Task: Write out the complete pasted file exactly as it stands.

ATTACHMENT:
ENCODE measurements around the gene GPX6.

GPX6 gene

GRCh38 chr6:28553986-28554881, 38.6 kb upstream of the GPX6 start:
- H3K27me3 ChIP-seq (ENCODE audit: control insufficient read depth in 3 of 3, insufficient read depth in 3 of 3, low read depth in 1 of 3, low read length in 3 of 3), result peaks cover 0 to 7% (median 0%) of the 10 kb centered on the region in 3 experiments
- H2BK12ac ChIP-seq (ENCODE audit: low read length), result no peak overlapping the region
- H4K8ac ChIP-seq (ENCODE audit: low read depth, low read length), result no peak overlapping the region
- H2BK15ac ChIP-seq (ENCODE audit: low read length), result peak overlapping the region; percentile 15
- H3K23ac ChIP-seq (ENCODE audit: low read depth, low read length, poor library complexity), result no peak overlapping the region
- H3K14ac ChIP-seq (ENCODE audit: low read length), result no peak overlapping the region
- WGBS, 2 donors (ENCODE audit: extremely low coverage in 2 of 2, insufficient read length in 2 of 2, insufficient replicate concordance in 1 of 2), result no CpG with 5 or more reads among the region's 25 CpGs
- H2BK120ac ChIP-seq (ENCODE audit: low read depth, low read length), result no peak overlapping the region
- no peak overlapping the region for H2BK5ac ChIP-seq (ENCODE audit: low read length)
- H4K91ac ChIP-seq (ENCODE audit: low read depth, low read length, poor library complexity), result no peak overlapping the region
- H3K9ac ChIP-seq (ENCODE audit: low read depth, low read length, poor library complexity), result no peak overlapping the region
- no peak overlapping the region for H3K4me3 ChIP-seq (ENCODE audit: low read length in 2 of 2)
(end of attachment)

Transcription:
ENCODE measurements around the gene GPX6.

GPX6 gene

GRCh38 chr6:28553986-28554881, 38.6 kb upstream of the GPX6 start:
- H3K27me3 ChIP-seq (ENCODE audit: control insufficient read depth in 3 of 3, insufficient read depth in 3 of 3, low read depth in 1 of 3, low read length in 3 of 3), result peaks cover 0 to 7% (median 0%) of the 10 kb centered on the region in 3 experiments
- H2BK12ac ChIP-seq (ENCODE audit: low read length), result no peak overlapping the region
- H4K8ac ChIP-seq (ENCODE audit: low read depth, low read length), result no peak overlapping the region
- H2BK15ac ChIP-seq (ENCODE audit: low read length), result peak overlapping the region; percentile 15
- H3K23ac ChIP-seq (ENCODE audit: low read depth, low read length, poor library complexity), result no peak overlapping the region
- H3K14ac ChIP-seq (ENCODE audit: low read length), result no peak overlapping the region
- WGBS, 2 donors (ENCODE audit: extremely low coverage in 2 of 2, insufficient read length in 2 of 2, insufficient replicate concordance in 1 of 2), result no CpG with 5 or more reads among the region's 25 CpGs
- H2BK120ac ChIP-seq (ENCODE audit: low read depth, low read length), result no peak overlapping the region
- no peak overlapping the region for H2BK5ac ChIP-seq (ENCODE audit: low read length)
- H4K91ac ChIP-seq (ENCODE audit: low read depth, low read length, poor library complexity), result no peak overlapping the region
- H3K9ac ChIP-seq (ENCODE audit: low read depth, low read length, poor library complexity), result no peak overlapping the region
- no peak overlapping the region for H3K4me3 ChIP-seq (ENCODE audit: low read length in 2 of 2)